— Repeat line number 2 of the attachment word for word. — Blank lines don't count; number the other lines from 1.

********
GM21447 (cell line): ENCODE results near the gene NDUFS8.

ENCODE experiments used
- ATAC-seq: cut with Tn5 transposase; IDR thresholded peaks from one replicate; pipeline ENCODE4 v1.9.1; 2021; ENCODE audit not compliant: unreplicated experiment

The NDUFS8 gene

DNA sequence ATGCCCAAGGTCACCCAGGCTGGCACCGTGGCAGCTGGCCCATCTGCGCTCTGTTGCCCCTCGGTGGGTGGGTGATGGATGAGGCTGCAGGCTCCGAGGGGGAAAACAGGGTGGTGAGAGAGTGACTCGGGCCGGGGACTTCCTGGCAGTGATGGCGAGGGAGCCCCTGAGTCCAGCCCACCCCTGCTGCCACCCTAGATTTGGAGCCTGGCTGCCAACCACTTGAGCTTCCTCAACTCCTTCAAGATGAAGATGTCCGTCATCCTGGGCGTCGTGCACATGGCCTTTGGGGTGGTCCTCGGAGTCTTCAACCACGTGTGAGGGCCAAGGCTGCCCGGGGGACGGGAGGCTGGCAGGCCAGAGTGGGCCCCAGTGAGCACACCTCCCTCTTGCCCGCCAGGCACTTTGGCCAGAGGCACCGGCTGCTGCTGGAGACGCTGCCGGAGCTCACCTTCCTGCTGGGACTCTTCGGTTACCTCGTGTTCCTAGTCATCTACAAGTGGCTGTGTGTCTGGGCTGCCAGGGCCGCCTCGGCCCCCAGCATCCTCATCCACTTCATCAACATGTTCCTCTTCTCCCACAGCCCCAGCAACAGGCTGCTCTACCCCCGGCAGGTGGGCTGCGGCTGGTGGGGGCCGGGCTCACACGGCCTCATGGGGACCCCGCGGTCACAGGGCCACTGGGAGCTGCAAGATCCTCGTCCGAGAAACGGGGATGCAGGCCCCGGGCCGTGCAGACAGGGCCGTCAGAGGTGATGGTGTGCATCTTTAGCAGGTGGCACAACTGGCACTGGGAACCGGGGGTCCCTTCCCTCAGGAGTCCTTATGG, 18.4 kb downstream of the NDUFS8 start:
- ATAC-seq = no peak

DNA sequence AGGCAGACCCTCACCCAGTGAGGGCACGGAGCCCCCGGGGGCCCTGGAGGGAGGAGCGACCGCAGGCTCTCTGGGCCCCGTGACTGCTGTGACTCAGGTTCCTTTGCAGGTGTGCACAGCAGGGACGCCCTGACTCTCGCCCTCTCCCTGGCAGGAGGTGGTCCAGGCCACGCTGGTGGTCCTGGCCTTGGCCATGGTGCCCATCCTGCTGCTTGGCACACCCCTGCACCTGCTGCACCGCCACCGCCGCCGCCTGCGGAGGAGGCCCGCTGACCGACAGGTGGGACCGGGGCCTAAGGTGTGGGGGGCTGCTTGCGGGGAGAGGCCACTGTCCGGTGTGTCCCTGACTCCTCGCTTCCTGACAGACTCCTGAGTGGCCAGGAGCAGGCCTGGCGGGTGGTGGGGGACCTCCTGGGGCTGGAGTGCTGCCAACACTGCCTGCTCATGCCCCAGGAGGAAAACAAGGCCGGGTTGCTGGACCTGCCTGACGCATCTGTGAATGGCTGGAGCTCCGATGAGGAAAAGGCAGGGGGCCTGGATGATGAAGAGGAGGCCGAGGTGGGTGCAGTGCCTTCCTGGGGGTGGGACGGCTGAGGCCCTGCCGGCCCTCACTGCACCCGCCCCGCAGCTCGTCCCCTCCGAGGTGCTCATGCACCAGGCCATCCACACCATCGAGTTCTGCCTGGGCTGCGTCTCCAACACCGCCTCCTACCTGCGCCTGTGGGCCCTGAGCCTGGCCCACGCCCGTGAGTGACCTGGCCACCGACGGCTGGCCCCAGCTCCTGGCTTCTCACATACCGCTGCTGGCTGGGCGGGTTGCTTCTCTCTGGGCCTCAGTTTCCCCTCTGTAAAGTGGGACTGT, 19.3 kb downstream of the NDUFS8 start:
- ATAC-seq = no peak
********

ENCODE experiments used